The Serapeion is located off the southwest side of the South Agora, not far from the Roman Heroon III and the Baths of Faustina.  The Temple of Serapis dedecated to Zeus-Serapis is dated to 3C BCE as part of the Graeco-Egyptian cult that expanded under the policies of Ptolemy I Soter.
Pictured above with the Theater and Byzantine Fortress once again rising in the distance, the Temple of Serapis is described as a basilica type structure serving the interests of the believers of Serapis, including the Egyptian traders and merchants who had close ties with, Egypt, Alexandria, and the Ptolemaic kings.
The structure was fronted with a tetra style portico of marble supported by four columns, while inside there were two aisles on either side of a main nave that was supported by two rows of ionic columns running the length of the building.
You can see the back of the portico pediment in the middle right of the photo above, near its original position on the building.  The columns standing in this photo, and row of column bases four meters or so to the left in the photo, formed the two rows and the three aisles of the basilica structure.  Pictured below, the front of the pediment of the marble portico sits near the position where it would have when the structure was erect.
I find it interesting that, when the term basilica is used, the image that comes to mind most often is that of a church building, and the duties performed through it.  However, here we have a Hellenistic basilica structure that served its believers and organized functions for the greater polis as an extension of the governing or ruling body, and a fine example of the many societal constructs inherited from this and previous periods.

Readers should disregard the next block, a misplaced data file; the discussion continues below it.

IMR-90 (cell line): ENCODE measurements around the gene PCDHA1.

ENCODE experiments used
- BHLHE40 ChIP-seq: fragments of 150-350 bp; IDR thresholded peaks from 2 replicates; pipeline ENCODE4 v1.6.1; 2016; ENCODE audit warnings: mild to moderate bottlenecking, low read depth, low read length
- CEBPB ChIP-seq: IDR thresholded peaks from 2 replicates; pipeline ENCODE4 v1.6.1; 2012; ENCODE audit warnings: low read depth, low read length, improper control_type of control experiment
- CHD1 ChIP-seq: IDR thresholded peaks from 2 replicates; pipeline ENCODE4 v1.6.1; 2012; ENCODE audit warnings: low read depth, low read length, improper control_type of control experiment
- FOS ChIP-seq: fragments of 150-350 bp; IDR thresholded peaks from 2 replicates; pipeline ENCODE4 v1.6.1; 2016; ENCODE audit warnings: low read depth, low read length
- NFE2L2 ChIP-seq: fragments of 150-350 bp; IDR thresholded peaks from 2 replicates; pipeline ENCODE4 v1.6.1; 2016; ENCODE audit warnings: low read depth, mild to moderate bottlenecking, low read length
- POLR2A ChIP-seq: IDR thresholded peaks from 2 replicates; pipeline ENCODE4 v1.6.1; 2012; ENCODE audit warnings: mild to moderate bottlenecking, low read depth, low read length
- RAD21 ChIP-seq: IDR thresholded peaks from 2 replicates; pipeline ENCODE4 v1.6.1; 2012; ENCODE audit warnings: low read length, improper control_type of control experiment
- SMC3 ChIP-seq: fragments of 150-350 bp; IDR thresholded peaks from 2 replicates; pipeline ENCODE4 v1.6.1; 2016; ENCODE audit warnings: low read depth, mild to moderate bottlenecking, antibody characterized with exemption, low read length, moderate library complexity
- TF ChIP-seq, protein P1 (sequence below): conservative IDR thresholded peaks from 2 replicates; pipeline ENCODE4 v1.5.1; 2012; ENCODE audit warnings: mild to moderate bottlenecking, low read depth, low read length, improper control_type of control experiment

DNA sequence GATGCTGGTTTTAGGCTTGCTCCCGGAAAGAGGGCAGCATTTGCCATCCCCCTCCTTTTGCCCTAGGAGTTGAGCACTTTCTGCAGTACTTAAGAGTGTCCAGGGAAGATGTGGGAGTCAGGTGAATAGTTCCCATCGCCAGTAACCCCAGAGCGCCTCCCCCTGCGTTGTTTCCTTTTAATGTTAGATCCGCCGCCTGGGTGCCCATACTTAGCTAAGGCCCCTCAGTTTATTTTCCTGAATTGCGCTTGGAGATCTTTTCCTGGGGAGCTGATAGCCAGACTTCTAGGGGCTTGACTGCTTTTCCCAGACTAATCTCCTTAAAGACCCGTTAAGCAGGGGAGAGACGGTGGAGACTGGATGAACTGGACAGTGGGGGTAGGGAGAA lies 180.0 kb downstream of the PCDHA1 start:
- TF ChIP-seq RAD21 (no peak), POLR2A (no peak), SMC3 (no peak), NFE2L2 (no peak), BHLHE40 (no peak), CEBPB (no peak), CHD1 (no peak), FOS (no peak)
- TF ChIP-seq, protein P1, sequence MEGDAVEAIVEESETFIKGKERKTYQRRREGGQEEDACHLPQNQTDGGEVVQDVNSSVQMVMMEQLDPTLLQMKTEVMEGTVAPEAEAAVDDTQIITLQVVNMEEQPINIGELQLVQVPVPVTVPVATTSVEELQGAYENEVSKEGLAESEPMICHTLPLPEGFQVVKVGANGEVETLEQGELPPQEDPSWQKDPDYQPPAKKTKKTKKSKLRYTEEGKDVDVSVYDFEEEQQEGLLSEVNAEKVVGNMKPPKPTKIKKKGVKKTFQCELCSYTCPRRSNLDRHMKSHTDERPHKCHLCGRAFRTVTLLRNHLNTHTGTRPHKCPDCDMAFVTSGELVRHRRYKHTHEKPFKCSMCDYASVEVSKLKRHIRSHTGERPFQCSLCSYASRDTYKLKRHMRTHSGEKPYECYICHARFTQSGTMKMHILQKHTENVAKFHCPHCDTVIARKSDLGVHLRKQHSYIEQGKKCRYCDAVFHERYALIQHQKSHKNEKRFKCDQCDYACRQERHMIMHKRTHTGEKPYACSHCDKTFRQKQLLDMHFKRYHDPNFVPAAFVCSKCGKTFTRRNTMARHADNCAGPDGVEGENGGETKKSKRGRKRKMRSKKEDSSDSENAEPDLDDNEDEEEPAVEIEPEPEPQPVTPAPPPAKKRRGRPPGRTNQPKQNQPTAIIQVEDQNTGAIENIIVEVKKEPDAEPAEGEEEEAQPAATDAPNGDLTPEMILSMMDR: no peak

As for this particular structure, and focusing on the pediment and the chosen decorative relief at its center, images of the lighthouse of Alexandria, or the colossal statue pharos of Rhodes come to mind; for it is Helios, the god of the sun and sight, that directs the merchant marine safely into the bays of the ancient world.  Now defaced, we can clearly see the aureole crown of the sun god, yet another image borrowed by believers of a later age.  Further, the robe of the relief is clearly pronounced, and this was probably on purpose, because the mythical handsome beardless sun god was usually draped with a robe dyed of the royal purple.

*All photos and content property of Jack A. Waldron (photos may not be used without written permission)